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Old 12-14-2009, 12:17 AM   #1
Legion6789
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Can't break 100bpm!

I've been trying to improve my alt picking speed for about 6 weeks now. I've moved through 3 different exercises, a major scale like over the b and e strings that cycles back on itself, a chromatic 1-2-3-4 exercise and a triplet exercise also over the b and e strings. I've tried to keep the exercises fairly simple and elemental so I can get my absolute fastest speed under the best conditions short of just playing on one string.

However I can't break sixteenths at 100bpm. It's so slow, but any faster and synchronization starts to break down. I'm not sure if it's the left or the right hand falling behind.

I feel like it really keeps me back from playing a lot of the stuff I'd like to play.

I'm not sure what I should use to try and improve, keep doing these exercises, switching them out every 2 weeks or something else.

The only other thing I could think of was to switch to doing legato exercises and try to improve my speed in that area and then try to bring in the picking after.
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Old 12-14-2009, 12:24 AM   #2
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Have you tried bursting? Also have you watched and tried everything in Rock Discipline?
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Old 12-14-2009, 12:25 AM   #3
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I'd try practicing more complex exercises - trying to get exercises so you can "get your fastest speed under your best condition" is useless.

You want to improve small aspects of your picking with each exercise.

6 weeks isn't really all that much - how many hours practice each week?
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Old 12-14-2009, 12:30 AM   #4
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Freepower:
2 to 3 hours per night.

tenfold:
Bursting? Maybe. Describe what you mean, but I think so. Just got Rock Discipline, haven't watched it yet though.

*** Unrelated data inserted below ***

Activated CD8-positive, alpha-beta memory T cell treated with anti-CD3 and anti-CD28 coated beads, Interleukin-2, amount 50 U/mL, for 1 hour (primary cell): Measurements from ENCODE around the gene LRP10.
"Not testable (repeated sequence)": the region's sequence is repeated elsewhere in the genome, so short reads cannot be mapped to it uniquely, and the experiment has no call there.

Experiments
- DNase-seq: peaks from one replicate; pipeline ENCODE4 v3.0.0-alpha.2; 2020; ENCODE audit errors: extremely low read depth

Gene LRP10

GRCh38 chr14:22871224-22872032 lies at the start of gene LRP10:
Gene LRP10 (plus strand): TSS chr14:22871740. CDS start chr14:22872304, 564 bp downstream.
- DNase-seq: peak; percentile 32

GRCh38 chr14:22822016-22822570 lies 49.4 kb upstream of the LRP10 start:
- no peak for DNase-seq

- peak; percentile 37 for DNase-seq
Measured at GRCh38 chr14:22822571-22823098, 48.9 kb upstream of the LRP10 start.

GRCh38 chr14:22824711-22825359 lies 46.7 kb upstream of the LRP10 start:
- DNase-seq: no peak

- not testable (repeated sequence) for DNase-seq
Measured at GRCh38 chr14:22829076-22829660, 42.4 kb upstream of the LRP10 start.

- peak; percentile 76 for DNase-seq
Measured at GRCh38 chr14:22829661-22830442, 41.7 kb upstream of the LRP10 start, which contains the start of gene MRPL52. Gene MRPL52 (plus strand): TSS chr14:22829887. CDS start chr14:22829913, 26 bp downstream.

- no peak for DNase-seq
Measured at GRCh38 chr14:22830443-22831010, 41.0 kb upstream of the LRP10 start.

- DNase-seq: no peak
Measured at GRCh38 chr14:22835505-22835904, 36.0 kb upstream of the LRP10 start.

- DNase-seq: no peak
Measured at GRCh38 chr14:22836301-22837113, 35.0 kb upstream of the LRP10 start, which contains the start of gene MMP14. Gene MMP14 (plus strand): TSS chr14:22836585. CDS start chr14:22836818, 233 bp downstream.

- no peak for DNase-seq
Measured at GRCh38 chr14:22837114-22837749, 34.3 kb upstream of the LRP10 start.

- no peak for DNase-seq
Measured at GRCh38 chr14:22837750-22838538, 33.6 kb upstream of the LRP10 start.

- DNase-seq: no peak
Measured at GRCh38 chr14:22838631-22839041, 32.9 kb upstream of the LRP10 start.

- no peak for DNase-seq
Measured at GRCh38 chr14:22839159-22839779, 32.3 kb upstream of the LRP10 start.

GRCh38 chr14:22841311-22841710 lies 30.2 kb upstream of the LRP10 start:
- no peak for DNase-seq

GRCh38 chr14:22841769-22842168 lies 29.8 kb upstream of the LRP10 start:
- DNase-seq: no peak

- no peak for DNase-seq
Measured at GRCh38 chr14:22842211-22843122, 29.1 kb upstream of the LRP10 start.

More complex exercises... Is speed kind of like boiling a pot of water? If you're focused on it, it won't come, but if you just work on other things it just happens?
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Old 12-14-2009, 12:49 AM   #5
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It happens over time, yes. But throughout this time you have to be watching yourself and fixing your mistakes. If you can't break 100bpm, go back to like 50bpm and see what you're doing wrong. Fix it, and then build up the speed again. If you still can't break it, then repeat the process. go back down, fix it, build up again.
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Old 12-14-2009, 12:55 AM   #6
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Don't focus on speed too much, because it will come with accuracy and relaxation.
If you watch Rock Discipline, you'll see what I mean by bursting. You can find it on Google video it's 2 hours but really worth it.
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Old 12-14-2009, 03:24 AM   #7
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Quote:
Originally Posted by Freepower
I'd try practicing more complex exercises - trying to get exercises so you can "get your fastest speed under your best condition" is useless.

You want to improve small aspects of your picking with each exercise.

6 weeks isn't really all that much - how many hours practice each week?


Definitely this. Find a practice that you struggle with and improve its speed. First, focus on accuracy at a low tempo though. If you notice something else giving you problems, try to find an exercise that focuses on that.